BAE's Hawk 120 will fulfil the SAAF's LIFT requirement from next year, with the first locally assembled example set to begin taxi trials late this year and have its debut flight next January (Flight International, 10-16 August). Assembled at Denel Aviation's Kempton Park plant near Johannesburg, the aircraft is now undergoing ground tests of its Rolls-Royce Turbomeca Adour 951 engine. Earlier integration work with the new powerplant - which will also equip new Hawks for India and the UK - was conducted in South Africa using BAE's Hawk development aircraft.

Hawk undertest

The Hawk programme's lone UK-assembled aircraft, dubbed SA001, is now more than halfway through its planned 75-sortie flight test campaign, with more than 40 flights logged by early September. Trials work was completed earlier this year on the aircraft's navigation and radio equipment, and recently the SA001 successfully dropped 115kg (250lb) Mk81 bombs from all four of its underwing hardpoints and flew its first sorties equipped with a Thales Vicon 18 Series 601 electro-optic reconnaissance pod. This month the aircraft also achieved its first flight equipped with a BAE Aden 30mm cannon, with an air-to-ground firing campaign to start before the aircraft's appearance at the AAD show. This work will later be expanded to include air-to-air gun firings.

The two-year programme of test activities using SA001 is on track to conclude in mid-2005, says Jonathan Walton, BAE's project head in South Africa. The aircraft is operating from the SAAF's Test Flight and Development Centre at Overberg airbase near Cape Town.

Seven Hawk kits had been delivered to Denel's final assembly hall at Kempton Park by mid-year, and the company's first domestic delivery is scheduled for early 2005. Aircraft will then be handed over at a rate of two a month until the order has been completed in mid-2006. The Hawk 120s will replace South Africa's remaining Impala I trainers from September 2005 after service evaluation trials, with the Impalas scheduled to be decommissioned later the same year.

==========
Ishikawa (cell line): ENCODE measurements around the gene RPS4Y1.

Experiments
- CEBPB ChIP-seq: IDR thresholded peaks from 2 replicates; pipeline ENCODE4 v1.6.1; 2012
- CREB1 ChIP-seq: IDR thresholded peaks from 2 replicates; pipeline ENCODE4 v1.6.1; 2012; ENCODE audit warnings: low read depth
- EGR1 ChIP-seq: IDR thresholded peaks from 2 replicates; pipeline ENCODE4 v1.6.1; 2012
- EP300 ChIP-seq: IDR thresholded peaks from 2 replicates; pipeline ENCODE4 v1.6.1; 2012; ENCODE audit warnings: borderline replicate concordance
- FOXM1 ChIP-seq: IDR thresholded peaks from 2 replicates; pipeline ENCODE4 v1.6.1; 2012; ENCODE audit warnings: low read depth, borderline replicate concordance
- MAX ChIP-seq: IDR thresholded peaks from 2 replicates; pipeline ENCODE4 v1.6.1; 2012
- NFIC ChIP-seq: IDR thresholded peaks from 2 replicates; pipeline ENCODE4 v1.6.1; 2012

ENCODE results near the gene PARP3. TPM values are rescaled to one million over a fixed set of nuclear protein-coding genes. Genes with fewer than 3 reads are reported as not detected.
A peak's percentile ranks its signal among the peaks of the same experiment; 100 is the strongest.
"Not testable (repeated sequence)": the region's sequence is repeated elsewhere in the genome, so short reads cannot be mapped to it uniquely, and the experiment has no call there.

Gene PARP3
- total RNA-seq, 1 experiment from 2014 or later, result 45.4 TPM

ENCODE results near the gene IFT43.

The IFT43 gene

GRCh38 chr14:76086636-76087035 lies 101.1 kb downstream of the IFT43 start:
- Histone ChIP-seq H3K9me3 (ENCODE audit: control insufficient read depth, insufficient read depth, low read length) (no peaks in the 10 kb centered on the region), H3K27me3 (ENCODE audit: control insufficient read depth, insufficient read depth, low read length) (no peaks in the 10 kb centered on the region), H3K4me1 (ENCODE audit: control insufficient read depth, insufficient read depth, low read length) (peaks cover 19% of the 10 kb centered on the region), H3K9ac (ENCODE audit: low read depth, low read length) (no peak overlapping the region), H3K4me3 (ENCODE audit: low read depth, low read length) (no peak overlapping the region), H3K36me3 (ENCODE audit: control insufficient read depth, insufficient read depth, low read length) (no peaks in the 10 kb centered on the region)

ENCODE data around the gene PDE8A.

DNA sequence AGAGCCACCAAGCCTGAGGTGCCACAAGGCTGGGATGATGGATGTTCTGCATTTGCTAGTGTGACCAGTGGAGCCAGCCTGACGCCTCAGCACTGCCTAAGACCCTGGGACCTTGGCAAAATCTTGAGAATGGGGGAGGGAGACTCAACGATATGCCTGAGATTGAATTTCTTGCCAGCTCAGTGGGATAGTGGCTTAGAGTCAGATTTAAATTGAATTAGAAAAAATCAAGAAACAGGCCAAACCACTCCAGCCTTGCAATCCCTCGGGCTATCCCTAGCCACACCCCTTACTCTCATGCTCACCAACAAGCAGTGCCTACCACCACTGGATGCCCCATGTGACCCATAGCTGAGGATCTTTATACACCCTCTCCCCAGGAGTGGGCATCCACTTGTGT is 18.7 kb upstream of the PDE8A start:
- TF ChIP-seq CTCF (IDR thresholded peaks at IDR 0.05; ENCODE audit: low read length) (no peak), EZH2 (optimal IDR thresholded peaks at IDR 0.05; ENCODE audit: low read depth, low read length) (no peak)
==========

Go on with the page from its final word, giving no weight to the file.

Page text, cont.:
The SAAF Hawk's will have systems supplied by national defence companies such as ATE, which has shipped its first avionics equipment for integration with the first of 23 South African-assembled aircraft.

The combined Gripen and Hawk deal includes an offset package worth $8.7 billion divided between so-called direct and national industrial packages. Direct offsets will total at least $1.5 billion over seven years, and national commitments to sectors such as mineral exploitation and tourism will total $7.2 billion over 11 years. By mid-2004, South Africa's Armscor organisation had agreed to national industrial package commitments worth $684 million, with this sum spread across more than 30 projects. Direct offset work is also under way, with 44 projects submitted worth more than $600 million.

The SAAF will also receive up to 40 new A109 light utility helicopters (LUH) from Europe's AgustaWestland, having signed a contract for 30, plus 10 options, in mid-2000. This deal called for five of the first 30 aircraft to be built at AgustaWestland's Cascina Costa di Samarate site in Italy, with the rest to undergo final assembly at Denel's Kempton Park plant. All five Italian aircraft have now been completed.

Locally assembled

Denel will exhibit its first locally assembled LUH at the AAD show, with the aircraft having flown for the first time on 6 September. This will be joined at the show by two Italian-built A109 LUHs, the first of which made its debut flight in Italy in September 2001.

A flight test programme will commence after the show, and the A109 is expected to enter operational service with the SAAF before year-end. Both of the Italian-built aircraft to exhibit this month will remain in the country after the show. AgustaWestland has already completed initial training of SAAF technicians and pilots to support service entry of the new aircraft.

The A109 LUH is powered by two Turbomeca Arrius 2K2 engines and can transport up to eight people. The SAAF aircraft can be armed with pod cannon.

Beyond the local assembly of most of the aircraft, further offsets linked to the A109 purchase include Denel's licensed production and marketing of the helicopter, plus the A109 Power and A119 Koala for the southern African and international markets. AgustaWestland also plans to exhibit the latter two types at the show, along with the Bell/Agusta Aerospace AB139.

* The Africa Aerospace and Defence show will take place at South Africa's Waterkloof airbase from 21-25 September. www.aadexpo.co.za

CRAIG HOYLE / LONDON